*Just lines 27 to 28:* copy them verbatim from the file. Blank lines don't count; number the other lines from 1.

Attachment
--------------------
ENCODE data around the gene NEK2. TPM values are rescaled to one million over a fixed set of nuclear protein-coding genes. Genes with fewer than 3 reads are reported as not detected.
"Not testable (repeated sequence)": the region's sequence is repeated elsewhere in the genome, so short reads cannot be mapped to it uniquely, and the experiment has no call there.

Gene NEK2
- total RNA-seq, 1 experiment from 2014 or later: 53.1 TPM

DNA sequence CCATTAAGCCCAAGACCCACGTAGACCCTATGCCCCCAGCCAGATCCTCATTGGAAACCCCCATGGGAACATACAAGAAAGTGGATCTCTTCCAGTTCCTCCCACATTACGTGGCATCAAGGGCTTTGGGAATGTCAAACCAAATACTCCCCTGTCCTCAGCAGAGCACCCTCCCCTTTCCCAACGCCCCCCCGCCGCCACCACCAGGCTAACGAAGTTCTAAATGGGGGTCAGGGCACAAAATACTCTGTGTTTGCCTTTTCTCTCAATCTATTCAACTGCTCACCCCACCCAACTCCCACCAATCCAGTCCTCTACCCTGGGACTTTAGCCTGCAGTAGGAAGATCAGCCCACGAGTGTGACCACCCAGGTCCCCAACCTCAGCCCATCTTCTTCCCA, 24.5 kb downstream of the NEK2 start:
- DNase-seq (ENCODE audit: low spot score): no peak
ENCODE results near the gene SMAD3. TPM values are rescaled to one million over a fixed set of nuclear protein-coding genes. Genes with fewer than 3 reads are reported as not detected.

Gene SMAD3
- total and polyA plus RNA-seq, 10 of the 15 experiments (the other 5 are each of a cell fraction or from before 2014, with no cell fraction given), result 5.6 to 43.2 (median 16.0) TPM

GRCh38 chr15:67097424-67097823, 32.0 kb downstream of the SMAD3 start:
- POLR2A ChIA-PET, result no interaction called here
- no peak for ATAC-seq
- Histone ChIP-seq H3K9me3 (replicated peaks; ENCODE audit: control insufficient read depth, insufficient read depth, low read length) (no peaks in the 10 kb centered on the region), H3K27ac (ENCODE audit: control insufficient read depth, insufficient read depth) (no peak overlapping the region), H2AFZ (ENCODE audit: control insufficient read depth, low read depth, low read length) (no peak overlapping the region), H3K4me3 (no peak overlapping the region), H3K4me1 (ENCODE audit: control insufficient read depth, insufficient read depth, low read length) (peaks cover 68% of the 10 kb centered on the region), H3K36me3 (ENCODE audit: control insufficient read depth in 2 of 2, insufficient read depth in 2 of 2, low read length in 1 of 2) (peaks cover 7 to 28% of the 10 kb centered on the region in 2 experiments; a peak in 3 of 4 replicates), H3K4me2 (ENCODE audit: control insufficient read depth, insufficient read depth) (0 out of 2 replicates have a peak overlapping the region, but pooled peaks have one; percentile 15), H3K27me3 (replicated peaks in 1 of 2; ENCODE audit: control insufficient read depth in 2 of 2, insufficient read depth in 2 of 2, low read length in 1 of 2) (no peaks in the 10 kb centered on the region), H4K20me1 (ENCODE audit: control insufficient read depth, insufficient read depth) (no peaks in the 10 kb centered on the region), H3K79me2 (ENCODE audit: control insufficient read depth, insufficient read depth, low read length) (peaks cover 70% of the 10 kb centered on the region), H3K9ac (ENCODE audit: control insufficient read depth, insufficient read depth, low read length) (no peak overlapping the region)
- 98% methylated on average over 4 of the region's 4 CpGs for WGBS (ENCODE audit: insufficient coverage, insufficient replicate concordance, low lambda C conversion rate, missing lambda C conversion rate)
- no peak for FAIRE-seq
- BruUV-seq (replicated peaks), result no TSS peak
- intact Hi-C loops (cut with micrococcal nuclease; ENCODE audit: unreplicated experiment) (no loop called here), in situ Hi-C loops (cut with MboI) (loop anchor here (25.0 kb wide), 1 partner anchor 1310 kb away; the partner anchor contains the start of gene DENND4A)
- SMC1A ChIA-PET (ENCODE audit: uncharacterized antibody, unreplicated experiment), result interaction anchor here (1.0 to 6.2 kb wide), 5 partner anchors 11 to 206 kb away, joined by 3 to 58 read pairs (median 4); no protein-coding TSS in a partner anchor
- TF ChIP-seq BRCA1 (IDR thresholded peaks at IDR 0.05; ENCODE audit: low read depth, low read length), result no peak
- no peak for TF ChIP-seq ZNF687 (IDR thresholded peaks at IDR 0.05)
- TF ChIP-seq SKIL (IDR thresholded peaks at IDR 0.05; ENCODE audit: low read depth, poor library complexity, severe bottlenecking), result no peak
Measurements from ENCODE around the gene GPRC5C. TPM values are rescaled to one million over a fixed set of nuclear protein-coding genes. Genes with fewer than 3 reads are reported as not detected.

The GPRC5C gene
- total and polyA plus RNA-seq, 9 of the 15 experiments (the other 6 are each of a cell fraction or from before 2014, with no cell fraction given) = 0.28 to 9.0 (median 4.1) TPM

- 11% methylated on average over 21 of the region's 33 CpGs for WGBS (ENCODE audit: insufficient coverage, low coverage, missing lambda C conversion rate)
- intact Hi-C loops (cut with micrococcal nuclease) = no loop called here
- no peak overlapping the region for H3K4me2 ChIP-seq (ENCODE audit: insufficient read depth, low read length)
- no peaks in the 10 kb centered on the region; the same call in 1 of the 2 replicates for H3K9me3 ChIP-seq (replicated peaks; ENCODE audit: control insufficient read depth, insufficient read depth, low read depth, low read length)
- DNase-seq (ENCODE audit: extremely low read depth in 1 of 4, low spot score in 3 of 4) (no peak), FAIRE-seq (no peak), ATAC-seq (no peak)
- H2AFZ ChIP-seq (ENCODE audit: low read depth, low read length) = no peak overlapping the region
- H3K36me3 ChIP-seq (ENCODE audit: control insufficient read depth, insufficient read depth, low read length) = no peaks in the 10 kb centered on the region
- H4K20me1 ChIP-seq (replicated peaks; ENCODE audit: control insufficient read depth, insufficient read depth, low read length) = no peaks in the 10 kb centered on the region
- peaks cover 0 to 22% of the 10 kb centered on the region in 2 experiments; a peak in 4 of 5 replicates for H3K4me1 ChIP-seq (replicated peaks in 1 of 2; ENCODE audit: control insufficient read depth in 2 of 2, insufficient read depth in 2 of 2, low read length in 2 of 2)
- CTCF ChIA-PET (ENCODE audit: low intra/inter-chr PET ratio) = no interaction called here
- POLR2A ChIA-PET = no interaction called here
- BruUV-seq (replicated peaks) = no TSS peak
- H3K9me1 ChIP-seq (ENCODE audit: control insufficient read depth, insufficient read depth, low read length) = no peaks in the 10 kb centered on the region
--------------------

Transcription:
- no peak overlapping the region for H3K4me2 ChIP-seq (ENCODE audit: insufficient read depth, low read length)
- no peaks in the 10 kb centered on the region; the same call in 1 of the 2 replicates for H3K9me3 ChIP-seq (replicated peaks; ENCODE audit: control insufficient read depth, insufficient read depth, low read depth, low read length)